Verizon’s DSS comes up short in new 5G tests


by: Mike Dano

Verizon is using a brand new wireless technology called Dynamic Spectrum Sharing (DSS) to extend its 5G signal nationwide. But according to one new set of tests, the technology essentially reduces the effectiveness of both 4G and 5G.

“Although DSS is a cool technology that negates the need for unused spectrum, DSS results in much lower spectral efficiency than LTE or 5G NR [New Radio] by itself,” wrote Mike Thelander, president of analysis and consulting firm Signals Research Group (SRG), which conducted the tests. “This inefficiency hurts 5G NR and LTE performance.”

Verizon launched DSS in conjunction with the unveiling of Apple’s newest 5G-capable iPhone. The move allowed Verizon to respond to the nationwide 5G services from AT&T and T-Mobile with a similar offering of its own.

All three operators are using their low-band spectrum holdings for their nationwide 5G services, and due to the propagation characteristics of 5G in low-band spectrum, none of the offerings are much faster than 4G. However, both AT&T and T-Mobile are dedicating a slice of their low-band spectrum holdings to 5G, whereas Verizon is using DSS to essentially share its spectrum between 4G and 5G.

“It’s working well,” Verizon CTO Kyle Malady said of DSS during an appearance at an investor event this week. “DSS is a tool in our tool chest.”

“It’s a great way to transition people to the new technology,” he added.

But T-Mobile has loudly criticized Verizon’s use of DSS as an inefficient path toward 5G.

“It allows both 4G and 5G to share the same spectrum and splits the capacity so each technology gets part of it, which can make things slower for everyone,” argued T-Mobile’s networking chief Neville Ray in a post to the company’s website last month. “Without adding new spectrum, Verizon’s nationwide 5G is going to perform very similar to LTE.”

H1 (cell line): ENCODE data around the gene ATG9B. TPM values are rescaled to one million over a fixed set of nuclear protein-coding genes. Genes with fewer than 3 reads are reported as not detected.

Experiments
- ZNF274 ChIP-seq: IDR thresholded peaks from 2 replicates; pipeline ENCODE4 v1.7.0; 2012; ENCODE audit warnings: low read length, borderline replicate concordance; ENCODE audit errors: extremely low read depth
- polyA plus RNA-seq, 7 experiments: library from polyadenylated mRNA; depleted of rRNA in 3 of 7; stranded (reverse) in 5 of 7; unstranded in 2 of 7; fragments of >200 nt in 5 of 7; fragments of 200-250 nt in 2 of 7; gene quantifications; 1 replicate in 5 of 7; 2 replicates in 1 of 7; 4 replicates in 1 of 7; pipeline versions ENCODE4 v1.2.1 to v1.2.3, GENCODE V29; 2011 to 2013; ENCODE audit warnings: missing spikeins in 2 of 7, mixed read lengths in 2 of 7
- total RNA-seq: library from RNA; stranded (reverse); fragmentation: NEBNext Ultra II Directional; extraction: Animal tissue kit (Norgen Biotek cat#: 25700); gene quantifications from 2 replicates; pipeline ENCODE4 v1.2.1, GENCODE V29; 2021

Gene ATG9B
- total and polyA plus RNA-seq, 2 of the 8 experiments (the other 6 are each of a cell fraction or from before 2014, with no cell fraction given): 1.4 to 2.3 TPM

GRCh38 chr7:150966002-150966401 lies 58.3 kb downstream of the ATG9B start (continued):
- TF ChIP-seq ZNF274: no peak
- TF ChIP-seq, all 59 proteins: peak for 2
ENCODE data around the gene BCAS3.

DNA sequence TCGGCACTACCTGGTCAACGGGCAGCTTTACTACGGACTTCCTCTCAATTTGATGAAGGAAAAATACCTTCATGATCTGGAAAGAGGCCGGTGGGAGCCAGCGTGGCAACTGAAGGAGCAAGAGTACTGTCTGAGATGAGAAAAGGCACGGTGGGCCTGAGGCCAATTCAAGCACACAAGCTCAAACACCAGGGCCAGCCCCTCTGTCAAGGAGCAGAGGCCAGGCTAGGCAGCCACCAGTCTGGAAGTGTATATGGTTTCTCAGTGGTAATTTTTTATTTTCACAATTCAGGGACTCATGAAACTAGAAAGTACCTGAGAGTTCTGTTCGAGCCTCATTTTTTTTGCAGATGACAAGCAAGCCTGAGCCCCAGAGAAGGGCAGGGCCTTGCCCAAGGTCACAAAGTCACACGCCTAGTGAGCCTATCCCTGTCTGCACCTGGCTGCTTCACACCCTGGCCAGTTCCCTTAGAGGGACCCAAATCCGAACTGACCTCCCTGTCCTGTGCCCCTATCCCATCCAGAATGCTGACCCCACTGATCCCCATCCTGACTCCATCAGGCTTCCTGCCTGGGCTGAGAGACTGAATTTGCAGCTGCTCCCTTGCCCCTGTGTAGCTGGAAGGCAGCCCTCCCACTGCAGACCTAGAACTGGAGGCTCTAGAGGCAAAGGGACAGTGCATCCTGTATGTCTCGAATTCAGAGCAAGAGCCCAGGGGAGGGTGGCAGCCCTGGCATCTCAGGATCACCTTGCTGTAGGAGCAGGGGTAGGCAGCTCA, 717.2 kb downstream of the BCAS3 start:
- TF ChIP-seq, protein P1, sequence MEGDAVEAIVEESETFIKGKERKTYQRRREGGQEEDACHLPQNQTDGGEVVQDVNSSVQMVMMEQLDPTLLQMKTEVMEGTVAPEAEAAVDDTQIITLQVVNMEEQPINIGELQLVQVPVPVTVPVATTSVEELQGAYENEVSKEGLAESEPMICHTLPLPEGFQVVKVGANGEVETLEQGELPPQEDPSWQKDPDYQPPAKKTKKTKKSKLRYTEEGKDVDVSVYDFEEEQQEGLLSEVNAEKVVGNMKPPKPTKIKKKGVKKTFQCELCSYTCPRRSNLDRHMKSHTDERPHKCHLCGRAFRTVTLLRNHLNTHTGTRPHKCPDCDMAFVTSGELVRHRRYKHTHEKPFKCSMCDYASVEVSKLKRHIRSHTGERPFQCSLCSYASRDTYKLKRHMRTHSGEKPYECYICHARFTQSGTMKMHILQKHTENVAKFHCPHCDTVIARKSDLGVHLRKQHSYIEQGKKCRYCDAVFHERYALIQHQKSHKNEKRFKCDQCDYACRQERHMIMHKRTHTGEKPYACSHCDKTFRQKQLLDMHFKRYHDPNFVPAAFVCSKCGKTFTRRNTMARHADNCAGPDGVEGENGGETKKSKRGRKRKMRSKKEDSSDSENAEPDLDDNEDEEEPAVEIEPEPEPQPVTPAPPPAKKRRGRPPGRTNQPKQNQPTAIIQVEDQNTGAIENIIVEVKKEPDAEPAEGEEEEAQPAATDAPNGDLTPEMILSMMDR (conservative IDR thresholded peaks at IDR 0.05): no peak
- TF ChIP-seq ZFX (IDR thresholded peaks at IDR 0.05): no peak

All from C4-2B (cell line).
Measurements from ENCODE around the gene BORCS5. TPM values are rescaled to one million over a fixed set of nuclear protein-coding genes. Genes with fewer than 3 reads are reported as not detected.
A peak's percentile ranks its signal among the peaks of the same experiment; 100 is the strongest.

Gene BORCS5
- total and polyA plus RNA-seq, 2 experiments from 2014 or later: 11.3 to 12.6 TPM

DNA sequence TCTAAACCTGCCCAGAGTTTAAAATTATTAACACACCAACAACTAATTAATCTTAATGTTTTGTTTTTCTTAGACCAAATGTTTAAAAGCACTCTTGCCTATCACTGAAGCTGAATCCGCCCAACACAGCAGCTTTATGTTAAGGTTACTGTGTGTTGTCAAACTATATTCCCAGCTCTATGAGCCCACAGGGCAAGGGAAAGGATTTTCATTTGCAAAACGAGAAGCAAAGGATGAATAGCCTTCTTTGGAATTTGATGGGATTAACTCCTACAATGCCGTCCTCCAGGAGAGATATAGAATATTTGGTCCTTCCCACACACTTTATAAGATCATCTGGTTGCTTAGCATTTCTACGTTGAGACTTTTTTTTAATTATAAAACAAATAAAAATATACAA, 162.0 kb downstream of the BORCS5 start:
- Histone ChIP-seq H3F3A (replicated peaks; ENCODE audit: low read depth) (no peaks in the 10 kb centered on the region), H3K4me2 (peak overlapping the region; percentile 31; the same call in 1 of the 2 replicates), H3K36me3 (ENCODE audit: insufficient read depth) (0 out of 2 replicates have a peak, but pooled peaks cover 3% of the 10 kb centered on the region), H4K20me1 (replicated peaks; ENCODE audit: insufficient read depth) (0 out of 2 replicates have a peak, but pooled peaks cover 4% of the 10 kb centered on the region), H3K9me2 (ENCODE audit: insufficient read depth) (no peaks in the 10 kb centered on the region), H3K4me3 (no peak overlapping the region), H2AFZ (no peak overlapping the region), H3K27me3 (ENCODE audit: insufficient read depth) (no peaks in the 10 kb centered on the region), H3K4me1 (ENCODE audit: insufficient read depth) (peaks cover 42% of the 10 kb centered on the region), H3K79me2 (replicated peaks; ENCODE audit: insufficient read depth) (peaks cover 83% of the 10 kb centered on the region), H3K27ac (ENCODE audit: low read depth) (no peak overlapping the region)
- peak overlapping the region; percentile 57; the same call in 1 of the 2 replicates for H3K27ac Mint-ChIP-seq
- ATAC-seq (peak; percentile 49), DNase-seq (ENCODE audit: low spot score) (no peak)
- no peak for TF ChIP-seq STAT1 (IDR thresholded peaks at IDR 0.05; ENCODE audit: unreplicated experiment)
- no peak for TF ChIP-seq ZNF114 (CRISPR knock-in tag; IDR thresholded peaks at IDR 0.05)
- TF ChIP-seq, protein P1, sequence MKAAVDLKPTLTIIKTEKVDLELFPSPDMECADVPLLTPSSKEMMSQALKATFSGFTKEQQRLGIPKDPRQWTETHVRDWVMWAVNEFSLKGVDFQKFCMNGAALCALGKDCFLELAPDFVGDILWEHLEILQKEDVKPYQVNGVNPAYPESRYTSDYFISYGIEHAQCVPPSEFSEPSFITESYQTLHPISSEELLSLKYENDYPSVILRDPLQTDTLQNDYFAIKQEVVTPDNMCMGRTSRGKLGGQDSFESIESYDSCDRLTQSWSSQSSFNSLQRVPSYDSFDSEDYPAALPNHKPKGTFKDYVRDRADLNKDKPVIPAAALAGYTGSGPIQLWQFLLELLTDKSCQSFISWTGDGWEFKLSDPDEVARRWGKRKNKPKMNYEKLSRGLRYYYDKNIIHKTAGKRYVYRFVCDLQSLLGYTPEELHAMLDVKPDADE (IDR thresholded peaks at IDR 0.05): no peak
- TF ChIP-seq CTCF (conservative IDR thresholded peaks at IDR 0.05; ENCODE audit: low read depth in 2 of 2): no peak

SRG said it conducted detailed DSS tests on Verizon’s network in Minneapolis and Oklahoma City in late October using wireless network testing equipment from vendors Accuver Americas, Rohde & Schwarz and Spirent Communications.

“Although we are fans of DSS due to the flexibility it provides operators when migrating their network from LTE to 5G NR, we can’t help but be disappointed by the subsequent performance it currently delivers,” the firm wrote of its initial findings. “The performance issues we observed in our testing will need to be resolved.”

DSS essentially allows operators to transmit both 4G and 5G communications in the same spectrum band in 1 millisecond increments. But the SRG analysts wrote that DSS suffers from interference problems created by 4G communications in nearby spectrum bands.

The SRG analysts noted that Verizon is using two different versions of DSS technology. In Minneapolis with Ericsson equipment the operator is running DSS through a technology called Cell Reference Signal (CRS), while in Oklahoma City with Nokia equipment the operator is running DSS through a technology called Multicast Broadcast Single Frequency Network (MBSFN). The analysts said they found both versions to suffer from interference and other technical problems, but that they expect most operators to eventually embrace the CRS version of DSS.

“T-Mobile has been very vocal about the challenges of DSS and the results of our study largely support their view,” the analysts wrote. The analysts also believe Verizon and AT&T – which is also using DSS in some areas of its network – are working with their vendors to improve DSS, and that the technology should be viewed as a stepping stone to full-blown 5G and not a permanent state of the technology.